The physical power pre-requisites and acute effects of resisted sled loading on sprint running kinematics of the early acceleration phase from starting blocks

Maulder, Peter Scott
Bradshaw, Elizabeth J
Keogh, Justin W L
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Master of Health Science
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Auckland University of Technology

The ability to perform well during the sprint start and early acceleration phases of sprint running is critical. Many forms of training interventions are utilised to give a sprinter a competitive edge over their opponents in these particular phases. Despite this fact, there has been limited research on the technical and power type training strategies appropriate to improve sprint kinematics and the associated sprint performance in the sprint start and early acceleration phases. PURPOSE: To determine the best sprint start and early acceleration phase kinematic determinants, investigate the effect that load has on the kinematics of the sprint start and early acceleration performance and to determine how various physical characteristics may influence both resisted and unresisted sprint running. METHODS: Ten male track sprinters (mean ± SD: age 20 ± 3 years; height 1.82 ± 0.06 m; weight 76.7 ± 7.9 kg; 100 m personal best: 10.87 + 0.36 s {10.37 - 11.42 s}) attended two testing sessions. The first session required the athletes to sprint twelve 10 m sprints from a block start under unresisted and resisted (10% & 20% body mass) sled conditions. The second session required each athlete to complete an anthropometric assessment (height, mass, 3 bone lengths, 2 bone widths) and a variety of vertical (squat jump, countermovement jump, continuous straight legged jump) and horizontal (single leg hop for distance, single leg triple hop for distance) jump tests (3 trials each). Centre of gravity, joint and segment kinematics were calculated from 2D analysis utilising a kinematic analysis system (Ariel Performance Analysis System, U.S.A.). Means and standard deviations are presented for kinematic and performance measures. Pearson's product-moment correlation coefficients were employed to establish relationships between sprint start (block) performance variables and 10 m sprint performance. A linear regression analysis was used to quantify the relationships between the dependent variables (start performance and 10 m sprint time) and selected kinematic independent variables. ANOVA's with repeated measures were used to determine if there was a significant interaction between the kinematics under the various loaded conditions. A stepwise multiple regression and linear regression analysis were used for the prediction of unresisted and resisted sprint times from anthropometrical and functional performance measures. RESULTS: Mean horizontal block acceleration was identified as the start performance variable with the strongest relationship to 10 m sprint time. The most significant kinematic predictors of mean horizontal block acceleration were a large horizontal block velocity, short start time, and low thigh angle of the front block leg with respect to the horizontal at block takeoff. Sprint time over 10 m was best predicted by a large mean horizontal block acceleration (sprint start performance), increased angle of the front arm shoulder at step takeoff, and increased angle of front upper arm at step takeoff. Sprint start kinematics significantly altered as a result of resisted sled towing were start time (increase) and push-off angle from the blocks (decrease). Step length, stance time and propulsion time significantly increased, whereas flight time and flight distance significantly decreased under loaded conditions. A load of 20% body mass was revealed to be the better training load to utilise during resisted sled sprinting, especially for athletes who performed faster than 2.10 s for a 10 m sprint from a block start. The countermovement jump exercise was a strong predictor of both 10 m and 100 m sprint time. The continuous straight legged jump test was revealed to be a good predictor of resisted sprints over 10m.CONCLUSION: Consideration should be given to the technical training aspects of sprint start performance and forceful arm movements during step takeoff for improving sprint start and early acceleration sprint performance from starting blocks. These technical training aspects should also be supplemented with resisted sled towing with a load of 20% body mass and countermovement jump training to improve sprint ability.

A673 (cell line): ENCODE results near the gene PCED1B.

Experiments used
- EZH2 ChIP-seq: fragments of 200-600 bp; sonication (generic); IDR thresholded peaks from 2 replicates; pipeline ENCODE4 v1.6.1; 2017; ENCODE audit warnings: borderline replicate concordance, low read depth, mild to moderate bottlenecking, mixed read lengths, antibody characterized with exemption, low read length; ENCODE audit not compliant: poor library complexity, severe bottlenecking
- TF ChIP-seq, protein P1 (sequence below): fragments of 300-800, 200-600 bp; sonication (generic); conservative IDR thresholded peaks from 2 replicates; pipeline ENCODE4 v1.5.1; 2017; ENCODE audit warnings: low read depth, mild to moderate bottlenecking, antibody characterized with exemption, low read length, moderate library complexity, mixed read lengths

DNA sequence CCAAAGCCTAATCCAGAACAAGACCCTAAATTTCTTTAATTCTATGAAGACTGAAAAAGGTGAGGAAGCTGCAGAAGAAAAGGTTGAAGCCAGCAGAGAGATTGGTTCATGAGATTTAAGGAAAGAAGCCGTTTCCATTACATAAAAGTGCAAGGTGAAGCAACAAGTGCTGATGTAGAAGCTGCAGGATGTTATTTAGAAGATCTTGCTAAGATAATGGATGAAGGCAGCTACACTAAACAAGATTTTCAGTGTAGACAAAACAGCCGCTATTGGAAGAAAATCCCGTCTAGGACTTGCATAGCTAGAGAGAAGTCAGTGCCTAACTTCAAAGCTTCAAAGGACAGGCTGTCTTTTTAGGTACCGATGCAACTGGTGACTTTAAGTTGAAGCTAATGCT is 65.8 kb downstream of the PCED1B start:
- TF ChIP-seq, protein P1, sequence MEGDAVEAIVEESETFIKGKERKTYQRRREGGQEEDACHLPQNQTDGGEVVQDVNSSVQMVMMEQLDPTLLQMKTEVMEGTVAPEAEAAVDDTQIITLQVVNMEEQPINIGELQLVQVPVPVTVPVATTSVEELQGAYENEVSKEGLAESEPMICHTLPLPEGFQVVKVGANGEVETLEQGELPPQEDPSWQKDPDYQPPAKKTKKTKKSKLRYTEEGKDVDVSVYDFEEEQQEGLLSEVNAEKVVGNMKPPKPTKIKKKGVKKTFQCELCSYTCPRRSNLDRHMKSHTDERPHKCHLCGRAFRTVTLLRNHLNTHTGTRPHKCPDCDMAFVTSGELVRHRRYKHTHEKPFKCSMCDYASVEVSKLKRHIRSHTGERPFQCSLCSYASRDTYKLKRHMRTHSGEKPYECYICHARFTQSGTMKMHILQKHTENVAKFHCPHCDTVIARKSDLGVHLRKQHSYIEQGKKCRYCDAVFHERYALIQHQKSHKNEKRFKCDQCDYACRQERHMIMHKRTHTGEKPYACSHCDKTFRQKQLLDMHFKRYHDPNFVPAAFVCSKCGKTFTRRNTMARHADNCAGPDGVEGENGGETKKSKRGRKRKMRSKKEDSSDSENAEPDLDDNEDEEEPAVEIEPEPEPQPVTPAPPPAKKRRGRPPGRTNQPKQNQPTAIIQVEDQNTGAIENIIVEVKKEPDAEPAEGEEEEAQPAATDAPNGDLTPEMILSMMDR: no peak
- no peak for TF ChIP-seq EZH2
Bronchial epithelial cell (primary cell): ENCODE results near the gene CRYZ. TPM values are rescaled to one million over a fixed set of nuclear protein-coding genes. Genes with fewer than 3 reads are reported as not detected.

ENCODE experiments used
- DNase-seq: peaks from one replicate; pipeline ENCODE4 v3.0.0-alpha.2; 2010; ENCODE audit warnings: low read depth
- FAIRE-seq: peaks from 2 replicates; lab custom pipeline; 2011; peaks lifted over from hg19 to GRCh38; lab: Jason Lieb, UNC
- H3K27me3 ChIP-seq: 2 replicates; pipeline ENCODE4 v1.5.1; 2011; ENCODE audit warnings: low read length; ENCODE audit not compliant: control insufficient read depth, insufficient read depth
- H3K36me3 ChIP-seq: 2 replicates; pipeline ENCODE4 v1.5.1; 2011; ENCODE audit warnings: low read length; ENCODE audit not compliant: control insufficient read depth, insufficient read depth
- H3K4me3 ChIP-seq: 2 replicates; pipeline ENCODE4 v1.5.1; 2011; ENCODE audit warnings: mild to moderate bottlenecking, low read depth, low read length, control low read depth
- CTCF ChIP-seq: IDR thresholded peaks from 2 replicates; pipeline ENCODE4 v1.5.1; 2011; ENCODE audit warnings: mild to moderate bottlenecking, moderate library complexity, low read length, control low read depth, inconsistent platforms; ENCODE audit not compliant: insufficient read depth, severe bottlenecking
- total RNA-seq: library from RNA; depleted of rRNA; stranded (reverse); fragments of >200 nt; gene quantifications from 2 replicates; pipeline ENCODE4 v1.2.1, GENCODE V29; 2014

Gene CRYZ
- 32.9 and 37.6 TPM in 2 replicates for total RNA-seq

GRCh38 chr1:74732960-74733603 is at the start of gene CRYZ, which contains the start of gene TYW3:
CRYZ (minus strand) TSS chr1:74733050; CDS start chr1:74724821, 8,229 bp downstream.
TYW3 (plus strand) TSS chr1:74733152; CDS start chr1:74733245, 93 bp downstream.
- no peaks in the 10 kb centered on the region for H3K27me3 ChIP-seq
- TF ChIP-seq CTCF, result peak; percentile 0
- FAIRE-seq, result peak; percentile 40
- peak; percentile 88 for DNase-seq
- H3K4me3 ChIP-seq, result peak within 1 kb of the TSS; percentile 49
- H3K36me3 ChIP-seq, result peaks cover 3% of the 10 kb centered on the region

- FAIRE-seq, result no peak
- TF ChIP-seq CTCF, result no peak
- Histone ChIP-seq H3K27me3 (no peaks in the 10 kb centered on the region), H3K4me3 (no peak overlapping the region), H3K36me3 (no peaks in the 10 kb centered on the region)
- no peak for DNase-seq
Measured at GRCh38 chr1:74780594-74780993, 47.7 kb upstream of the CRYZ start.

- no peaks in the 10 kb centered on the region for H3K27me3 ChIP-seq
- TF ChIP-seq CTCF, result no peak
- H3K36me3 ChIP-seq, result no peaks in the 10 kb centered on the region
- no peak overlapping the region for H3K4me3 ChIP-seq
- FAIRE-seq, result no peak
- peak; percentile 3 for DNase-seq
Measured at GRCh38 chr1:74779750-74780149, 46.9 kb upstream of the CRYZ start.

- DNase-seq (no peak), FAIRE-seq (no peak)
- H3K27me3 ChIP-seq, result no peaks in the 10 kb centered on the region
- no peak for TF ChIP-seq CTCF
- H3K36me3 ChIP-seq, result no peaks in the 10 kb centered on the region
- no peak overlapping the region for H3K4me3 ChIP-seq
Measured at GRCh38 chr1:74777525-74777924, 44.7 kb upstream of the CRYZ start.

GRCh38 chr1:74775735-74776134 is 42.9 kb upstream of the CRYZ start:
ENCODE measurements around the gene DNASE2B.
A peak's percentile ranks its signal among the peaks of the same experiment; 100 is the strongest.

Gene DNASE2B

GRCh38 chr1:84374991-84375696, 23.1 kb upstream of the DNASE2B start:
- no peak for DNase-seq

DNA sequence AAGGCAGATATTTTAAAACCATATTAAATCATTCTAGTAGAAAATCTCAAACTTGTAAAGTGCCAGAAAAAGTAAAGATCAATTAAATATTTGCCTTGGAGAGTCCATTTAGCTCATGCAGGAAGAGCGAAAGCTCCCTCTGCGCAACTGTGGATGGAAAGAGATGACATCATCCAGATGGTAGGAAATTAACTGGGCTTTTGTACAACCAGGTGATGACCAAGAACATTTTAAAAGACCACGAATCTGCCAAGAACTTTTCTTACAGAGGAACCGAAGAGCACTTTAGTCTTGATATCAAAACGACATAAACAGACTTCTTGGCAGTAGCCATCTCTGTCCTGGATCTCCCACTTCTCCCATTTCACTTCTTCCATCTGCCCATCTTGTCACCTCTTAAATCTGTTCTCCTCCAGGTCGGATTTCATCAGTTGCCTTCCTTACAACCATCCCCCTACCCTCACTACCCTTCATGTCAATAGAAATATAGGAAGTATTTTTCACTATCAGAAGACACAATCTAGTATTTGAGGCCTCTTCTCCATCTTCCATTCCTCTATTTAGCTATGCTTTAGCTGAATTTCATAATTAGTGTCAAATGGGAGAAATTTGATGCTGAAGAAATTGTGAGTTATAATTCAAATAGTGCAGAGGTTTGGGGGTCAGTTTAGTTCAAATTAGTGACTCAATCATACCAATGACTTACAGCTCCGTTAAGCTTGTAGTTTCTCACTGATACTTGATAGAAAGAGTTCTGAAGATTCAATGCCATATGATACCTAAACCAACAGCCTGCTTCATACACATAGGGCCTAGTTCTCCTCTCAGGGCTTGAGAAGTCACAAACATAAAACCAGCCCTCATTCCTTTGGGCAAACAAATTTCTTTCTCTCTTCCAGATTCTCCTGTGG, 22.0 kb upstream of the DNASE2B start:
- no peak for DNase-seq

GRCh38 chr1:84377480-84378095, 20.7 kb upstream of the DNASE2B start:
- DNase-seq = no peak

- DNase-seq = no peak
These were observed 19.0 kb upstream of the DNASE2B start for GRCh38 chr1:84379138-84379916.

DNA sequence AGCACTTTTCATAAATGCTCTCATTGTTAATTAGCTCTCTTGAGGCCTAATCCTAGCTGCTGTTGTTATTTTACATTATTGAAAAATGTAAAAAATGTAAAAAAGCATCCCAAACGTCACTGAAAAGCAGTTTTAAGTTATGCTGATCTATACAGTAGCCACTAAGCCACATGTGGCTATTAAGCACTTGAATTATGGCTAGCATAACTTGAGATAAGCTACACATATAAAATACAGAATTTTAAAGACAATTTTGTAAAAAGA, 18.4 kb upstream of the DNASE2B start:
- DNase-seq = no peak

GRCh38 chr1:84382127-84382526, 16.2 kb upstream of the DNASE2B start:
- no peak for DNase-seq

Sprinting , Kinematics , Exercise science
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